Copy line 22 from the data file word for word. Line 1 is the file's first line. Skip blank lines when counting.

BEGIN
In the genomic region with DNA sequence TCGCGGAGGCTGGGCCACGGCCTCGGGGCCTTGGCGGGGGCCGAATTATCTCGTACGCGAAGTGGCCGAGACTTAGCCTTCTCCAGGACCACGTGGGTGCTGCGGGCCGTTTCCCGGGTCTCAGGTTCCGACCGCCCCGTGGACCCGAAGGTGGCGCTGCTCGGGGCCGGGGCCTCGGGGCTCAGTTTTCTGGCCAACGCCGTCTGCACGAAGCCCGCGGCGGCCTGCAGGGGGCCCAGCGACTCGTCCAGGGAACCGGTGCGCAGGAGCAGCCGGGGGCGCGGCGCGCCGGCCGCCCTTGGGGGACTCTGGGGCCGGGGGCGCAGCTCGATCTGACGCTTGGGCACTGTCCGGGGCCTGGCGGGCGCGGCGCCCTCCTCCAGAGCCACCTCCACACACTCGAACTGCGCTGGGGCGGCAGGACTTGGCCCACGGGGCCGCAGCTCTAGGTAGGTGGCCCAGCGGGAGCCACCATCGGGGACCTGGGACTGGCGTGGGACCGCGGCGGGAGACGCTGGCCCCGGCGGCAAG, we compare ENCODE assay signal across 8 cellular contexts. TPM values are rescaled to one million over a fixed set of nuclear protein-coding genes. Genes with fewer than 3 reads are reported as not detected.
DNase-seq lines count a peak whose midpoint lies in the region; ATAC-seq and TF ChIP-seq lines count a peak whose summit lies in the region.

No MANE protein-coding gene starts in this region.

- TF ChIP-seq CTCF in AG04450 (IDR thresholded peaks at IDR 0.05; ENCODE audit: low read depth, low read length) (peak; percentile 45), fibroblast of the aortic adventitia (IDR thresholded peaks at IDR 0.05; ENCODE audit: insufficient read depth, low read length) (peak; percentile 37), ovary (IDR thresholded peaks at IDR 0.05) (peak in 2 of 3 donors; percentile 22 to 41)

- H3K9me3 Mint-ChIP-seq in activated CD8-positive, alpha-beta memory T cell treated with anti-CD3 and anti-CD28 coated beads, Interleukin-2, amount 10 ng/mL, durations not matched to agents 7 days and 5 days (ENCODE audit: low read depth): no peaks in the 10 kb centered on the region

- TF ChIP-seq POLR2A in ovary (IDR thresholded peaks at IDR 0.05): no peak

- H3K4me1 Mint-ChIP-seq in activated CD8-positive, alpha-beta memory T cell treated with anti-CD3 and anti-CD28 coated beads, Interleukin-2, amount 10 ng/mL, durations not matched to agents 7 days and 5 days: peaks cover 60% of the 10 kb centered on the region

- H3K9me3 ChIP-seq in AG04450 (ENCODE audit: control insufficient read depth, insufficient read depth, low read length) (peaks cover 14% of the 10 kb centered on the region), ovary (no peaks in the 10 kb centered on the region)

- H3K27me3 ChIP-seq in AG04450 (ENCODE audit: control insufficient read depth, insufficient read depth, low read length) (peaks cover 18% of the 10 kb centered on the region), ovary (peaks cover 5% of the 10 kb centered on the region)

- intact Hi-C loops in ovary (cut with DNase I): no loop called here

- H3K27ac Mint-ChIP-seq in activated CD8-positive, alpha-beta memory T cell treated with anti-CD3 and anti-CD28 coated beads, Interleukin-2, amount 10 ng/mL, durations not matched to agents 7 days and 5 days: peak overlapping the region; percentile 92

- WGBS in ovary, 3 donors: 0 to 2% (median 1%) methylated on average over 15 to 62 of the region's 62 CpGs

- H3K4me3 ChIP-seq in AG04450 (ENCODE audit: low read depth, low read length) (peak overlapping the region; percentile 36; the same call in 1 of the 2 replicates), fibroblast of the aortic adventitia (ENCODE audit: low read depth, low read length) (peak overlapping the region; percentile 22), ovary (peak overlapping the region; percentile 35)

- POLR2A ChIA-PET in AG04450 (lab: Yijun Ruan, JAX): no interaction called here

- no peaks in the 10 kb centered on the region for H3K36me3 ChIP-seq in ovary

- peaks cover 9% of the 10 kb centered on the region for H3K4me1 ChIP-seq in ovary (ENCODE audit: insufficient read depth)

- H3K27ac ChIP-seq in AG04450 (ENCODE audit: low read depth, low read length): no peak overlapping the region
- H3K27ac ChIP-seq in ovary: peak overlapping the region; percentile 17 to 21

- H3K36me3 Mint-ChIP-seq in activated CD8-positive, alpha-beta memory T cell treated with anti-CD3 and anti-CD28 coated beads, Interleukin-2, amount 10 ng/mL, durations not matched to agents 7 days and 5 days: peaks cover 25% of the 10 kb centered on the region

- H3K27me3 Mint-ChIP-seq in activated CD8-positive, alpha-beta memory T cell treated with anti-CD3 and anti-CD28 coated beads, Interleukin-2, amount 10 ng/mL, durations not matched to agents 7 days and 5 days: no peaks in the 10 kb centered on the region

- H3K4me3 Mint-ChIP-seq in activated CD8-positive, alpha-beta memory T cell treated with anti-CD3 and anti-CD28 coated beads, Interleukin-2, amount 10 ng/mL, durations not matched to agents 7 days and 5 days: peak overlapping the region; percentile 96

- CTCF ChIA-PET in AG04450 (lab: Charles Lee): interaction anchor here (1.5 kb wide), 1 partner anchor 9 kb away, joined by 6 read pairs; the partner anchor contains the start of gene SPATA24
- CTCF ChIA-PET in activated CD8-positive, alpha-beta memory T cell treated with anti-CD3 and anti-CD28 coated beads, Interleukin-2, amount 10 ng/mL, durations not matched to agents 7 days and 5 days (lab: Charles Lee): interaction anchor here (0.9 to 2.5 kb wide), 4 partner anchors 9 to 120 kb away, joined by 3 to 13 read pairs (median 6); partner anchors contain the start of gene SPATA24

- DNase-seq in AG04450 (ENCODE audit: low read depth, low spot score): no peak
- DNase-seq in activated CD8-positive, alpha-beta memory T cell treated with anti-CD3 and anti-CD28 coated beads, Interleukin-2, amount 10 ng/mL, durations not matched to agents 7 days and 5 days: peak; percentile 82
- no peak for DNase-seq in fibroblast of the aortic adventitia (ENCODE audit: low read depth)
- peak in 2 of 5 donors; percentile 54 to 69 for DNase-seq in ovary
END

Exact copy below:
- CTCF ChIA-PET in AG04450 (lab: Charles Lee): interaction anchor here (1.5 kb wide), 1 partner anchor 9 kb away, joined by 6 read pairs; the partner anchor contains the start of gene SPATA24